According to legend, St Martin was a soldier in the Roman army when one day he saw a beggar walking outside the city gates. Upon seeing the destitute figure, Martin took his cloak and cut it in half, giving half to the beggar. That night, Martin dreamed he saw Jesus wearing the half-cloak and Jesus told him, “Martin clothed me with this robe.”
In Berlin St Martin’s day is a big deal, especially for parents who lead their children through the streets carrying lanterns, sometimes accompanied by a man on horseback dressed in a robe, meant to represent the Roman soldier turned Christian saint. It’s known as Laternelaufen or ‘walking with Lanterns’. So where are the best places to see this old and perhaps fading tradition, which increasingly gets sidelined due to the ever-expanded phenomenon of Halloween?
Parading through the streets to the St Johannes Basilika on Hasenheide, this lantern walk is good for those who don’t want to venture too far outside the city. On the steps of the church, there will be a performance of the St Martin legend, while spectators can warm themselves with Glühwein, for the parents, and children’s punch, for the youngsters.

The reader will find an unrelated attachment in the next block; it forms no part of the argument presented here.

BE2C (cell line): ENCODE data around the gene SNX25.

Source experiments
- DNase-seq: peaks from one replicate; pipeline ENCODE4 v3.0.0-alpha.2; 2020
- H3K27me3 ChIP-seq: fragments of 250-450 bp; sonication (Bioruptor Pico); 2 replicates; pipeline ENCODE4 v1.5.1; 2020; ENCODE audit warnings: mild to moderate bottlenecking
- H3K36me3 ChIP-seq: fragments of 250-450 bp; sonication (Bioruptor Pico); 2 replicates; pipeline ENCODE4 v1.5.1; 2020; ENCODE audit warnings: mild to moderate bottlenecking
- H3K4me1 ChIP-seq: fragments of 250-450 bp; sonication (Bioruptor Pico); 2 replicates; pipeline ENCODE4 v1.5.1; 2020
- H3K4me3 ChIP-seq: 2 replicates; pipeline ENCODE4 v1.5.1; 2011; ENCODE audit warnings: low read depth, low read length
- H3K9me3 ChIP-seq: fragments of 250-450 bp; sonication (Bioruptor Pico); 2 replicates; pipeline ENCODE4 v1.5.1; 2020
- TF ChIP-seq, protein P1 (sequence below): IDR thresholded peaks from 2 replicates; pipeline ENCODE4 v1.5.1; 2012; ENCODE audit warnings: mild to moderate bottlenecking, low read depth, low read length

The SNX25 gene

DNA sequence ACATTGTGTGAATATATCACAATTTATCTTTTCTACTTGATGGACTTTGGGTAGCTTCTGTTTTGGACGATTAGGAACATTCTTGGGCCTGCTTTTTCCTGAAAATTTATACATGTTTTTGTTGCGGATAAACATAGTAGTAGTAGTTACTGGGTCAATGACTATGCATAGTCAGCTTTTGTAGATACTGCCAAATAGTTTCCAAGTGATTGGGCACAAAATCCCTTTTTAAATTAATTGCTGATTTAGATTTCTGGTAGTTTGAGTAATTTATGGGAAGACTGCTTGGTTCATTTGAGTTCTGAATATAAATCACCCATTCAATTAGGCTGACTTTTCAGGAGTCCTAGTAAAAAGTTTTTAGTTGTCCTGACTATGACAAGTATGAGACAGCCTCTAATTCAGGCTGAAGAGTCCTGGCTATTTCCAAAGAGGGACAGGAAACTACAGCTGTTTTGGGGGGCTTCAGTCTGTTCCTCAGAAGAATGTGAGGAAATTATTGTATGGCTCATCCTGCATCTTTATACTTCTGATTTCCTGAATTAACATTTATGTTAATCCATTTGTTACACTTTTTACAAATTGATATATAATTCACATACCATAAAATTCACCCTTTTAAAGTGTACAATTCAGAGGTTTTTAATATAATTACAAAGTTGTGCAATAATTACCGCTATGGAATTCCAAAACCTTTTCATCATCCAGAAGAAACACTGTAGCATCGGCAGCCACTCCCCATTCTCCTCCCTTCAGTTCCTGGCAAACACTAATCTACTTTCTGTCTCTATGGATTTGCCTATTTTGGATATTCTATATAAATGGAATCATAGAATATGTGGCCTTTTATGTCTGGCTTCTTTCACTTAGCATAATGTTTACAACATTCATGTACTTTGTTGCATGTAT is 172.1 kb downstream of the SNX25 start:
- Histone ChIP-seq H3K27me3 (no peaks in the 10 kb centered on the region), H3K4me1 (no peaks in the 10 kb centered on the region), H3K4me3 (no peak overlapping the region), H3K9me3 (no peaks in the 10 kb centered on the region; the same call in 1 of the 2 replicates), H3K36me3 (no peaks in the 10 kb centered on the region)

November 11, 16.00
One of the more lavish events, the lantern walk at Neukölln’s Britzer Garten will have visitors listen to the legend of the saint and the accompanying songs, before following St Martin on horseback to the bonfire. Upon arrival, attending children will receive a Weckmännchen (a sweet bread roll shaped like a gingerbread man) as a gift.
November 11, 16.30
This is another one for those who live more centrally, the celebration of St Martin at the Berlin Cathedral (Berliner Dom) kicks off at 5pm on November 11. First a play of St Martin will be staged, before songs are performed on the steps of the cathedral at 5.45pm. Lantern processions will then begin circling museum island, accompanied by horses and the playing of instruments.
November 11, 17.00
The lantern walk at Friedrich-Ludwig-Jahn-Sportpark consists of two rounds; the first begins at 4.30pm and the second one an hour later at 5.30pm. Again, there will be a St Martin to follow around on horseback to a warming bonfire. Songs will be sung, the traditional play performed and warm drinks and sausages to keep everyone satisfied.
November 11, 16.30
Walk the streets!
If you can’t catch any of these events, many St Martin’s Day lantern walks are organised privately. Keep your eyes peeled and you can’t miss the children walking the streets carrying lanterns and singing the traditional songs, the most famous of which begins: Laterne, Laterne, Sonne, Mond und Sterne (Lantern! Lantern! Sun, moon and stars!)